Into the Wild
Hello 2022! Where the heck did 2021 go?! For the past probably 5-6 years I have jumped on the "One Little Word" bandwagon, choosing a word that sets the trajectory of my year. A few over the last years have been more, jump and path.
However, this year I couldn't really focus on the idea of just one thing because I felt like my life was in two completely different worlds of evolution: the everything is falling apart side and the things are going amazing side. And it was hard to find a word that would encompass both ideas.
And the more I thought about it and the more the "falling apart side" started to take over my life, I really felt like I was in one of those "wilderness" seasons that are the subject of so many bible studies and sermon points.
A "wilderness season" is that time when nothing goes right and even though you might never stop moving, you don't feel like anything is getting accomplished. Or at least nothing that is bringing forth any fruit or moving you towards your goals.
So, I started researching the idea of "wilderness" in the Bible and there were two stories that spoke to me the most: the story of Elijah in 1 Kings 17 and the story of the Israelites in Numbers 14.
Because they are both "wilderness" experiences, but they each had their own purpose.
The "good" wilderness
Let's look at 1 Kings 17:2-6: Then the Lord said to Elijah, "go to the east and hide by Kerith Brook, near where it enters the Jordan River. Drink from the brook and eat what the ravens bring you, for I have commanded them to bring you food." So Elijah did as the Lord told him and camped beside Kerith Brook, east of the Jordan. The ravens brought him bread and meat each morning and evening, and he drank from the brook.
Why did the Lord send Elijah into the wilderness? For his own protection. You see in the verse just before Elijah had prophesied to King Ahad that there would be no rain fall or even dew drops for the next few years until Elijah declared it. And for a country whose wealth was contingent on crops, rainfall meant to crops, which meant no wealth.
The evil King couldn't have that. I mean‚ who doesn't like money? So, to protect Elijah, God sent him to hide by the Kerith Brook, which in Hebrew translates as "cut off." God literally CUT HIM OFF from everything he knew to save his life.
Plus... bonus! He not only told him to go away and be cut off from everything he knew, but before he packed on bag, made one reservation and stopped his mail, God said, "and don't worry about the provisions. I'm going to provide all you need by way of Raven Meal Delivery."
You see‚ not all wildernesses are bad. Some are meant to be a time of protection from things around us that could potentially destroy us, but even then‚ there is provision.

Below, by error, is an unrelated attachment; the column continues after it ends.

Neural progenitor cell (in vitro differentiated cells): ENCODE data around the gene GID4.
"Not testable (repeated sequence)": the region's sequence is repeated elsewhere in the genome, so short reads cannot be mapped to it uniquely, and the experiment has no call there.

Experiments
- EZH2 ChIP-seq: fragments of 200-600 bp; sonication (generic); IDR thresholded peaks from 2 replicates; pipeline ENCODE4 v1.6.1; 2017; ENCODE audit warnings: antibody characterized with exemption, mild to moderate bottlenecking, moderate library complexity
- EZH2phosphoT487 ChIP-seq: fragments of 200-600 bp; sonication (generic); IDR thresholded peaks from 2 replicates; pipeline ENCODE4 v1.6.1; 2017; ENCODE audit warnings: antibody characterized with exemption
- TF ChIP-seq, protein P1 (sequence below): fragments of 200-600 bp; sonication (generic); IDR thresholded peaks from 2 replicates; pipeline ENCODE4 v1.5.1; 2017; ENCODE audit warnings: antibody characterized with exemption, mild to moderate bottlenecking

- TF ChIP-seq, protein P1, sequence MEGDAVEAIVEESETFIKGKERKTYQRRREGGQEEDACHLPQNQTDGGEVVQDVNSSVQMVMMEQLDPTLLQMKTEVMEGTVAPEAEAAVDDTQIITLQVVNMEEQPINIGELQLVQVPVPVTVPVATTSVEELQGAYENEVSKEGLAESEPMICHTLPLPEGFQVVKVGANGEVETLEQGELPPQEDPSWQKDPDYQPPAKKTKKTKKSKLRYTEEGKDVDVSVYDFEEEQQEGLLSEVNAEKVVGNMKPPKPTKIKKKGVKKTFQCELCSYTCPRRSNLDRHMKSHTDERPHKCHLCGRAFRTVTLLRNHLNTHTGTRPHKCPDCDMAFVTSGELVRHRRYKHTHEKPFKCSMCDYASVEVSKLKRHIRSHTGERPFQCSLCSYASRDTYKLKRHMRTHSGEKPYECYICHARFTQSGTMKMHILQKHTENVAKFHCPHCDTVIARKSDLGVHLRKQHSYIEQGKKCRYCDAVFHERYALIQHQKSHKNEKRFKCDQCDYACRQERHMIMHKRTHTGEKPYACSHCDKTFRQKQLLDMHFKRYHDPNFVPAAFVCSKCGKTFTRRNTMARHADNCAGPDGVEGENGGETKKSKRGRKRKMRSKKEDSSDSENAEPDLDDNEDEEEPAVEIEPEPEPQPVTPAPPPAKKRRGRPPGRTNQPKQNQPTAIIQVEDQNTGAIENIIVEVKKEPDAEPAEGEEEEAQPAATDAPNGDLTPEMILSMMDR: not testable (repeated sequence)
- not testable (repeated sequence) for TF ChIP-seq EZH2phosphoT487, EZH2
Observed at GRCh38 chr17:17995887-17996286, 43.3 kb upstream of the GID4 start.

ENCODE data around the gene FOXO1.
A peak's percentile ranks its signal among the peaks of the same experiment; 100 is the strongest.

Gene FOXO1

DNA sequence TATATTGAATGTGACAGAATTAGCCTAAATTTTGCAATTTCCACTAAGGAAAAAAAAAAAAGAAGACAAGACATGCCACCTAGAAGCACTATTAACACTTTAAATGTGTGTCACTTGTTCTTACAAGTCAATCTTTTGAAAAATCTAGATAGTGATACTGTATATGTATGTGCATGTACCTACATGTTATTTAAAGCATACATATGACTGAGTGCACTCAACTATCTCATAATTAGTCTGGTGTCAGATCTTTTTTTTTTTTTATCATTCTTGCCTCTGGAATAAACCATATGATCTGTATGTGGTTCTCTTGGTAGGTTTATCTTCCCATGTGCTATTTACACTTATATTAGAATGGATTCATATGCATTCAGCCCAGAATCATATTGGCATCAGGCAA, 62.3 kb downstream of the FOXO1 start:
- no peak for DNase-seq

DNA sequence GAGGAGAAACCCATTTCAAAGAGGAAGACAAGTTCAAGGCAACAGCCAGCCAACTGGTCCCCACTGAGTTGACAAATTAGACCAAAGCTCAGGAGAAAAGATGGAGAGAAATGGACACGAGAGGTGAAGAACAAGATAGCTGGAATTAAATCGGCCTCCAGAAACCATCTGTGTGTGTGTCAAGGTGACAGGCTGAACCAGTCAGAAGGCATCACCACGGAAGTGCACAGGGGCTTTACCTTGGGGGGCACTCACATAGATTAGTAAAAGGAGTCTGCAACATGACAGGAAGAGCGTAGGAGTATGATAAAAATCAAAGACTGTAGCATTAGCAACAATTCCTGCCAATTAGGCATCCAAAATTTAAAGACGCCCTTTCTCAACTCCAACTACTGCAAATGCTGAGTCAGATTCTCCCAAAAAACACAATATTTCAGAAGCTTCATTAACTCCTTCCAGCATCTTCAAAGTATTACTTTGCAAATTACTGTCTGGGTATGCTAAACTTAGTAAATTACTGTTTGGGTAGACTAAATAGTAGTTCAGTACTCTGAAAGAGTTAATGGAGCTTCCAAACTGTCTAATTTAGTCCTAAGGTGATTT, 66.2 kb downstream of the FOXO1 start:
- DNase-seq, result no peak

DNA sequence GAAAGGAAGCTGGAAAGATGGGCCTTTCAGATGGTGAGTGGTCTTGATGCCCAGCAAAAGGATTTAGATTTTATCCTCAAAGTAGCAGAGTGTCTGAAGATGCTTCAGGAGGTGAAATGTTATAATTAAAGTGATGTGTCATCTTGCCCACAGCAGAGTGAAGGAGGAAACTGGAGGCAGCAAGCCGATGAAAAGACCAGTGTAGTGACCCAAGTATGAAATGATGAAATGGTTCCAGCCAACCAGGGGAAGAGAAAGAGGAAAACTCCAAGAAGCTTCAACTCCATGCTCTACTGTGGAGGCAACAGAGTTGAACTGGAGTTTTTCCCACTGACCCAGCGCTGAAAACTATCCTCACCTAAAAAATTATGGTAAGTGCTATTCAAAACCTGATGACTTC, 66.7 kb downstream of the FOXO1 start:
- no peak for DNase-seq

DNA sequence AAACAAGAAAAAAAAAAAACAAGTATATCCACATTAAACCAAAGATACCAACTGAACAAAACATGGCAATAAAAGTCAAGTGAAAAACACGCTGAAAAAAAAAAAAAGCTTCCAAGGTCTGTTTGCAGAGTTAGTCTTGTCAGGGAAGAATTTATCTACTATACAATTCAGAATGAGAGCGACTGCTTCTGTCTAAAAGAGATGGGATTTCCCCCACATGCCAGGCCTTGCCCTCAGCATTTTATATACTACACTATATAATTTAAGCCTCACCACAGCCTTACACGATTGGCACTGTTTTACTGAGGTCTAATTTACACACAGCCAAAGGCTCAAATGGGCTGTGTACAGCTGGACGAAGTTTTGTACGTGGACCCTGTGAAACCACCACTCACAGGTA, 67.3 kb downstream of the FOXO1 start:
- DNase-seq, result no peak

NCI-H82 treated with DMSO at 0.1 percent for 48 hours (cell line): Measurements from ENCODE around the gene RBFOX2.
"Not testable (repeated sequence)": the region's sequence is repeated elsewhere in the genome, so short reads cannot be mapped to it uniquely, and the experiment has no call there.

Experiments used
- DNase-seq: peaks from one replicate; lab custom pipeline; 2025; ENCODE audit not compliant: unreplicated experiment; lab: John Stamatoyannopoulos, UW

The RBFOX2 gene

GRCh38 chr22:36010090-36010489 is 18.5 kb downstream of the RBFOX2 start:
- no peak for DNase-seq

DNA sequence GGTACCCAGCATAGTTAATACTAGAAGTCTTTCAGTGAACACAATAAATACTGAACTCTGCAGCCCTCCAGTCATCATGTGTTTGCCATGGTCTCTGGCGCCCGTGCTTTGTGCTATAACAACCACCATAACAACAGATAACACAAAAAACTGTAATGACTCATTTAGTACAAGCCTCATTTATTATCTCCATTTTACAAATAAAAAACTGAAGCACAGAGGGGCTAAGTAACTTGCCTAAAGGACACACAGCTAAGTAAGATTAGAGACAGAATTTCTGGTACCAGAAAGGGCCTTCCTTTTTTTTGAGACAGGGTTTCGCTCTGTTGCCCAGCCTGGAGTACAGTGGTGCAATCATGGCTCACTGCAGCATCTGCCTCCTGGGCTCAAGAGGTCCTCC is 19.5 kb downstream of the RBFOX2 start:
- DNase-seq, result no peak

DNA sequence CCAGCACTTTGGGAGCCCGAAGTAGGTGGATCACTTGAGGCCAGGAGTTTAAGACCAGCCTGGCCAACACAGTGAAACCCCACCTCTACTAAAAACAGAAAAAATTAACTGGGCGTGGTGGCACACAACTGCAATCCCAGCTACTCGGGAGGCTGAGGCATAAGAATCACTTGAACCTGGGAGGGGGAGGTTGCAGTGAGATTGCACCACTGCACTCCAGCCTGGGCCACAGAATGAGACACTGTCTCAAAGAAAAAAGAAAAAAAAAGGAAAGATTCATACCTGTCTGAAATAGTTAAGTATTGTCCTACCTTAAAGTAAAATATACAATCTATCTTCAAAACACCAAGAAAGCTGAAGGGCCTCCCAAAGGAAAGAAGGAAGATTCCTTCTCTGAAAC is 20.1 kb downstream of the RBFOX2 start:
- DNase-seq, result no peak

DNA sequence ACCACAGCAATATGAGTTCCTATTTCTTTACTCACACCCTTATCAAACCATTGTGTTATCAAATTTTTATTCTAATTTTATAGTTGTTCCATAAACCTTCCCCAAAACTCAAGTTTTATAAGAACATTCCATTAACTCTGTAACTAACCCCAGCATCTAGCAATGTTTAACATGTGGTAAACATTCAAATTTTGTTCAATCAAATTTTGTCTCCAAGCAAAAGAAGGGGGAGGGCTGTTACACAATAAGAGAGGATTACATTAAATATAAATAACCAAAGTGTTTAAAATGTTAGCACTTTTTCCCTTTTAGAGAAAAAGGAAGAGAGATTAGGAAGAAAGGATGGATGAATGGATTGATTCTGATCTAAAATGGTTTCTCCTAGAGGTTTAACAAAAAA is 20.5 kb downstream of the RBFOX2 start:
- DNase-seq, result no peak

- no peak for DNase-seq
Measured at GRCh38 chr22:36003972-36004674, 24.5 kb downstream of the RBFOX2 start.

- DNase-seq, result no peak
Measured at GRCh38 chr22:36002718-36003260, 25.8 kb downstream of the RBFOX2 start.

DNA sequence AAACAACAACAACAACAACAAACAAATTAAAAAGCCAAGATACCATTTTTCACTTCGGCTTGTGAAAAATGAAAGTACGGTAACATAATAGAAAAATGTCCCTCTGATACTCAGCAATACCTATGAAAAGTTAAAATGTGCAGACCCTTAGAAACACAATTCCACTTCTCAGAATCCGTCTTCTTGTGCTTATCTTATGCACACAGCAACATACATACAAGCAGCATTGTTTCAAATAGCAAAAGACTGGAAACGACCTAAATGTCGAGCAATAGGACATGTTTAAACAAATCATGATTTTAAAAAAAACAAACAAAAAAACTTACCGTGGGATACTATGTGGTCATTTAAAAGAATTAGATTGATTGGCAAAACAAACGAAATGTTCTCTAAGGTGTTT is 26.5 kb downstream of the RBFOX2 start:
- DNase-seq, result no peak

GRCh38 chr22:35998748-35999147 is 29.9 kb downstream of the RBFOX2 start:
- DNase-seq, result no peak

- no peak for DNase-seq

The "not so good" wilderness
Probably the most well-known "wilderness season" in the Bible is that of the 40 years the Israelites spent wandering the wilderness after the spies who were sent in to scope out the promise land brought back a fearful report and instead of holding to the promise that the land was theirs, the people complained against God and denied their own promise. We find this account in Numbers 14:29-35 where it said: (29) Because you complained against me, every one of you who is twenty years off or older and was inclined in the registration will die. (30) You will not enter and occupy the land I swore to you. The only exceptions will be Caleb son of Jephunneh and Joshua son of Nun. (33) and your children will be like shepherds for forty years. In this way they will pay for your faithlessness. Sometimes the wilderness is punishment. And sometimes that punishment isn't of our own making.
The young ones of Israel didn't do anything wrong, but they were still forced to endure the punishment by their forefather‚ faithlessness. Was it fair? From my perspective no, BUT what it did do was to teach them perseverance. To teach them that even in a wilderness that they did not choose or create, that they could and would survive it. If we look in Deuteronomy 2:14 Moses is giving a speech, recounting the last 38 years of wandering and he says "thirty-eight years passed from the time we first left Kadesh-barnea until we finally cross Zered Brook!‚" In Hebrew, Kadesh-Barnea is translated as "holy purifying wandering" while Zered Brook is seen to mean "exuberant growth." Their journey LITERALLY and FIGURATIVELY lead them through time of purifying wandering to a place of exuberant growth. And if we let it, our wildernesses can do the same thing.
Two Wildernesses, One Journey